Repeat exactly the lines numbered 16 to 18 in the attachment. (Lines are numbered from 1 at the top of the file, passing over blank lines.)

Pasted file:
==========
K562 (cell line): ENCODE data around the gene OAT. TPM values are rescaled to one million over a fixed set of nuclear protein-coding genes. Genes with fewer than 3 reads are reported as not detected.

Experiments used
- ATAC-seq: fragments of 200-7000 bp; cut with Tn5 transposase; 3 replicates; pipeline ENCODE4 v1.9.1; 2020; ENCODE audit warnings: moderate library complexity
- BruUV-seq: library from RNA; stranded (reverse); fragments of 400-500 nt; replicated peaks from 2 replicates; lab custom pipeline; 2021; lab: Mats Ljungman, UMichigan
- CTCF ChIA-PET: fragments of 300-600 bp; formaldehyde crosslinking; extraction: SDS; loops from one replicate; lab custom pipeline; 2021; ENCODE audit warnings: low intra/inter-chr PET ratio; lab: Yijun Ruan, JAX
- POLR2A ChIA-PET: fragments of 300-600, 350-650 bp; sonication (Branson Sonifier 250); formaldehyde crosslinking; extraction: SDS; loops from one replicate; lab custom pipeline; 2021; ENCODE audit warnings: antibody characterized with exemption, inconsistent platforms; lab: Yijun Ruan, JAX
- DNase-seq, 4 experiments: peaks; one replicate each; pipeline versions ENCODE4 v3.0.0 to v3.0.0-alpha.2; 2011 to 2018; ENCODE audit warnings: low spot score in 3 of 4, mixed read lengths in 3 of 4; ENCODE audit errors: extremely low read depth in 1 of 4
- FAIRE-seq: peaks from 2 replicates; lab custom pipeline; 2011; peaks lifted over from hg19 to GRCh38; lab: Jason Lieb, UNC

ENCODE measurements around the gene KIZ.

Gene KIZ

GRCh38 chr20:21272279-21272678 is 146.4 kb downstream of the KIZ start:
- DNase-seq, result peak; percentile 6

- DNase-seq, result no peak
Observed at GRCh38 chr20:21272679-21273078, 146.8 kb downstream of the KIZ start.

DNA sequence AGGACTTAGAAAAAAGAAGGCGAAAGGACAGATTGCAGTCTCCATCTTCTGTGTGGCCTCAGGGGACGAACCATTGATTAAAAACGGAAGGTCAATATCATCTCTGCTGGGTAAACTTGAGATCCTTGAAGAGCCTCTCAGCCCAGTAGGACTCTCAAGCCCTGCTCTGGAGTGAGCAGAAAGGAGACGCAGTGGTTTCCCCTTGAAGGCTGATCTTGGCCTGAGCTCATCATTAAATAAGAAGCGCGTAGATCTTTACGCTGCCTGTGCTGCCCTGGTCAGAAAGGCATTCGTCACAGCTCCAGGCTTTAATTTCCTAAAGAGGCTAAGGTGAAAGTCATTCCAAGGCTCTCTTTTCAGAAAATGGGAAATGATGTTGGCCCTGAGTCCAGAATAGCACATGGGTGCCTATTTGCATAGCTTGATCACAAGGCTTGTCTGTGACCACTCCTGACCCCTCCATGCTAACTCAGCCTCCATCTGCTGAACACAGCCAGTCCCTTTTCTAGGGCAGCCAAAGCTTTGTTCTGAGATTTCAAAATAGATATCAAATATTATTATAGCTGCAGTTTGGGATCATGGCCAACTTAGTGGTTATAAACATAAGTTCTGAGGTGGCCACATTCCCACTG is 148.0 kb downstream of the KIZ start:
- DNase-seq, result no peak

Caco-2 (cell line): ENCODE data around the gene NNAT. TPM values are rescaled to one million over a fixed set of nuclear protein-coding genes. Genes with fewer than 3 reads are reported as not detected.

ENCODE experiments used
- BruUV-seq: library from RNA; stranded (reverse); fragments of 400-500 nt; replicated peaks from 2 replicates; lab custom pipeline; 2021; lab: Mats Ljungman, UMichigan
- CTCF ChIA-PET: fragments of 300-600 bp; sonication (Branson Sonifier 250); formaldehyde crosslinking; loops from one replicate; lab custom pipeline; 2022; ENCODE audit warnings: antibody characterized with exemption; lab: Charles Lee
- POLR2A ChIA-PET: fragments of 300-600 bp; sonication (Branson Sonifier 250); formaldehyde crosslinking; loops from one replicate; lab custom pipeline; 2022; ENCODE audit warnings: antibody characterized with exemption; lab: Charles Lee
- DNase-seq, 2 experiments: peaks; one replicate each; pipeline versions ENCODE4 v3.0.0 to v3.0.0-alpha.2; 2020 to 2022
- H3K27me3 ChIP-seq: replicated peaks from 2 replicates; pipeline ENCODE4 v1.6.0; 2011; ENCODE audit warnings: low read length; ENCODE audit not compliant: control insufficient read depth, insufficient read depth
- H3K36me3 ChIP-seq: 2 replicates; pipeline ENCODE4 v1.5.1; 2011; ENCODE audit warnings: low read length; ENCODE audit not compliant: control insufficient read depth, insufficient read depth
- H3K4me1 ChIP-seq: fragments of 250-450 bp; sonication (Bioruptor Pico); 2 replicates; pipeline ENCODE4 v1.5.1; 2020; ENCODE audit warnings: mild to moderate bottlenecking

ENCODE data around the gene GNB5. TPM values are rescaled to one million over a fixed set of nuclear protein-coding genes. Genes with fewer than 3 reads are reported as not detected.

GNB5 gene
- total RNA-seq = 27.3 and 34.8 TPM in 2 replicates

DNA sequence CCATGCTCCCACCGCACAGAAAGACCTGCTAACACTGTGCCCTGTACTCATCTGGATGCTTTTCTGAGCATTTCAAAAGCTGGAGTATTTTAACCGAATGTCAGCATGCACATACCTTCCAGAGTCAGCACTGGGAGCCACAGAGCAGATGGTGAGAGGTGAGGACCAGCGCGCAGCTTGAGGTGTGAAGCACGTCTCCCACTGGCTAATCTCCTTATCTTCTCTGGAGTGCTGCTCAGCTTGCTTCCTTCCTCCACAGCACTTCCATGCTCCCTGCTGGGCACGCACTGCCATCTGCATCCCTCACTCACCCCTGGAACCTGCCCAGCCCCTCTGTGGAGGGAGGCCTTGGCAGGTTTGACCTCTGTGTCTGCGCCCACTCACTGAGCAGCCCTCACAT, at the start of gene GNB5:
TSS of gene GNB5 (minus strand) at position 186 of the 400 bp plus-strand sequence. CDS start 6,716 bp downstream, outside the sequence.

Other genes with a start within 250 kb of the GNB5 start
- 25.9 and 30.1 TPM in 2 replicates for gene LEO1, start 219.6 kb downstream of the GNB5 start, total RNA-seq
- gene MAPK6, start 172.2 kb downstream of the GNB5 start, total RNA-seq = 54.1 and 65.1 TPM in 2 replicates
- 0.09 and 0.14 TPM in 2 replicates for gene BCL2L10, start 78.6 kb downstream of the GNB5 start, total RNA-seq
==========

- DNase-seq, result no peak

Caco-2 (cell line): ENCODE data around the gene NNAT. TPM values are rescaled to one million over a fixed set of nuclear protein-coding genes. Genes with fewer than 3 reads are reported as not detected.

ENCODE experiments used